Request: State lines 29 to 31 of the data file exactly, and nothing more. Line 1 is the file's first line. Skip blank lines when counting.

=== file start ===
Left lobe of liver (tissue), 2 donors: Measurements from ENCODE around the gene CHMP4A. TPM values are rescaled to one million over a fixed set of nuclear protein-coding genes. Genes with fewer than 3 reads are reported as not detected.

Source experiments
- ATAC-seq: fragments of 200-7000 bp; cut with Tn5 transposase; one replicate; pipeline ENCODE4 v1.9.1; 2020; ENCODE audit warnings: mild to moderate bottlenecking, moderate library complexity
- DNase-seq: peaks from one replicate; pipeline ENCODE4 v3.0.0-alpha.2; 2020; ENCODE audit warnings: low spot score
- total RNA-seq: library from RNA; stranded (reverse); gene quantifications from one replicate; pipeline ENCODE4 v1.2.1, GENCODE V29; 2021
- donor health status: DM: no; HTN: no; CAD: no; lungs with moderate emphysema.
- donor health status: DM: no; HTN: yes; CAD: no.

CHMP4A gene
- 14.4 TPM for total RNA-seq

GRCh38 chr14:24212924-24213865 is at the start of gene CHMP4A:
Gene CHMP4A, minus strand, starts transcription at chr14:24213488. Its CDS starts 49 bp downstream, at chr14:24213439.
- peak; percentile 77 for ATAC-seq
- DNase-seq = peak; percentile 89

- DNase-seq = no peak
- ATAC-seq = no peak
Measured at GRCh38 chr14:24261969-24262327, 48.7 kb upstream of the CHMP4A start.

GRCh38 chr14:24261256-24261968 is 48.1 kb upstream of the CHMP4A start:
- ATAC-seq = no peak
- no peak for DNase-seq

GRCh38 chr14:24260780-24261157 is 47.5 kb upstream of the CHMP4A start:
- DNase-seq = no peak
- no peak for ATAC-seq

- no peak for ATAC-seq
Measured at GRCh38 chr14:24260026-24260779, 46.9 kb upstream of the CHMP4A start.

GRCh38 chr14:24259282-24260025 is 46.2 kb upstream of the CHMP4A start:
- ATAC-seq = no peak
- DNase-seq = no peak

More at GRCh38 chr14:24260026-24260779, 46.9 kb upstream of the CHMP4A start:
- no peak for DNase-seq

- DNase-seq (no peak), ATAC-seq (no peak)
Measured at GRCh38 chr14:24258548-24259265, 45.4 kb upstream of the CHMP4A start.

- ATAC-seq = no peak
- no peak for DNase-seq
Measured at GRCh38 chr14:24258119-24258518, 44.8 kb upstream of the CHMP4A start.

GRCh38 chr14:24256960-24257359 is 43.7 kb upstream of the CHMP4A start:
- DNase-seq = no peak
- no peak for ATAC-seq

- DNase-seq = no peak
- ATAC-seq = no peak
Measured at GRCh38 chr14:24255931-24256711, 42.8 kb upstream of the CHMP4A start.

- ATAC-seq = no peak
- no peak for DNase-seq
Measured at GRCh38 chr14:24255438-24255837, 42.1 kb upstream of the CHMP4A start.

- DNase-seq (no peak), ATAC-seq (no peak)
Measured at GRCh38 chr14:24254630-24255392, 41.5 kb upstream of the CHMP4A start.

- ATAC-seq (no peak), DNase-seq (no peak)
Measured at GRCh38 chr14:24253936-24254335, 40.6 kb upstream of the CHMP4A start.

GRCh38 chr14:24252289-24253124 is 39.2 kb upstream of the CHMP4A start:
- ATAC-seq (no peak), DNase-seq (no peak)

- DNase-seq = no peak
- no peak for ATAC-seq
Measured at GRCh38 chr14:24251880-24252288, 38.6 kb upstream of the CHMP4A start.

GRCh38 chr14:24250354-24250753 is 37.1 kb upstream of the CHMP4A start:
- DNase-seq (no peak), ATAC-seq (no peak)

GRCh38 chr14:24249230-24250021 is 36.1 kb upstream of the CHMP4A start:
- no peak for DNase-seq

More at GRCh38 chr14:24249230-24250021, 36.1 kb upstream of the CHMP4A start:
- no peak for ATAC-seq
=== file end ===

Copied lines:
- no peak for DNase-seq

- DNase-seq (no peak), ATAC-seq (no peak)
Measured at GRCh38 chr14:24258548-24259265, 45.4 kb upstream of the CHMP4A start.